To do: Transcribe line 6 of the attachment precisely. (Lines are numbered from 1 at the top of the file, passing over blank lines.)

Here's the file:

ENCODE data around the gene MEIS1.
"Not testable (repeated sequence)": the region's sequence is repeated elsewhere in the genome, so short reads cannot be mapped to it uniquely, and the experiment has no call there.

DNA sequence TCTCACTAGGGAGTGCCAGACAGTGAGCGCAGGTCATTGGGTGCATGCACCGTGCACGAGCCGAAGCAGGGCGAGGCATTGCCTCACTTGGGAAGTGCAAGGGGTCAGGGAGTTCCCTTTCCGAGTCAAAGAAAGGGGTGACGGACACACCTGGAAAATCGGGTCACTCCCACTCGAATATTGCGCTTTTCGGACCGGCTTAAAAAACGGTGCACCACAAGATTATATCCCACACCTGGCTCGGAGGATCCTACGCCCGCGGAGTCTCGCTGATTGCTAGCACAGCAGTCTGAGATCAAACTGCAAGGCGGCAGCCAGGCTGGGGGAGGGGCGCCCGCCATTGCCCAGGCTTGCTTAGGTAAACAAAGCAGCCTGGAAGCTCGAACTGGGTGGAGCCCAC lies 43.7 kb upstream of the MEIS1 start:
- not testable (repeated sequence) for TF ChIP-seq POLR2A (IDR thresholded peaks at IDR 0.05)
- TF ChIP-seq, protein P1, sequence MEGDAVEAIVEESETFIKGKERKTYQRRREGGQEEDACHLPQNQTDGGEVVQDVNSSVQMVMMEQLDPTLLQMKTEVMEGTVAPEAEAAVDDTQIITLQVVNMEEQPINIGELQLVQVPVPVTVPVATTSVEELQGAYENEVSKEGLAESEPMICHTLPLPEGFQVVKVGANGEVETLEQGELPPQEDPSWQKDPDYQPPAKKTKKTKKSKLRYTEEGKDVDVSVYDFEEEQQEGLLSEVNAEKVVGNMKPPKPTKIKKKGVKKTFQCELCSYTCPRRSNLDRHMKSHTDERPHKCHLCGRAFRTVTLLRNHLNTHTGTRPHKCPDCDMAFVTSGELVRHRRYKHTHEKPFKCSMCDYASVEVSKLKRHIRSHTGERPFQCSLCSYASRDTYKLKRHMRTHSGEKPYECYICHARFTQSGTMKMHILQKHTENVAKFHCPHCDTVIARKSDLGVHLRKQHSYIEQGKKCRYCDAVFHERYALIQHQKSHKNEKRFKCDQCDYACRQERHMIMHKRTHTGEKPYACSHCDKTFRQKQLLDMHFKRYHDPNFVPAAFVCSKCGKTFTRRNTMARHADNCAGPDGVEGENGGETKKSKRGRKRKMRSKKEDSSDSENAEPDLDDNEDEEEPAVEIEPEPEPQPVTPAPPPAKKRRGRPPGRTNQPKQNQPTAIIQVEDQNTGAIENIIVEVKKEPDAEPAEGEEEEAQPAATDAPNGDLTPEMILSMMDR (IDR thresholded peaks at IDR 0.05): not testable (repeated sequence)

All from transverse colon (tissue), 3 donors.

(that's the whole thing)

All from transverse colon (tissue), 3 donors.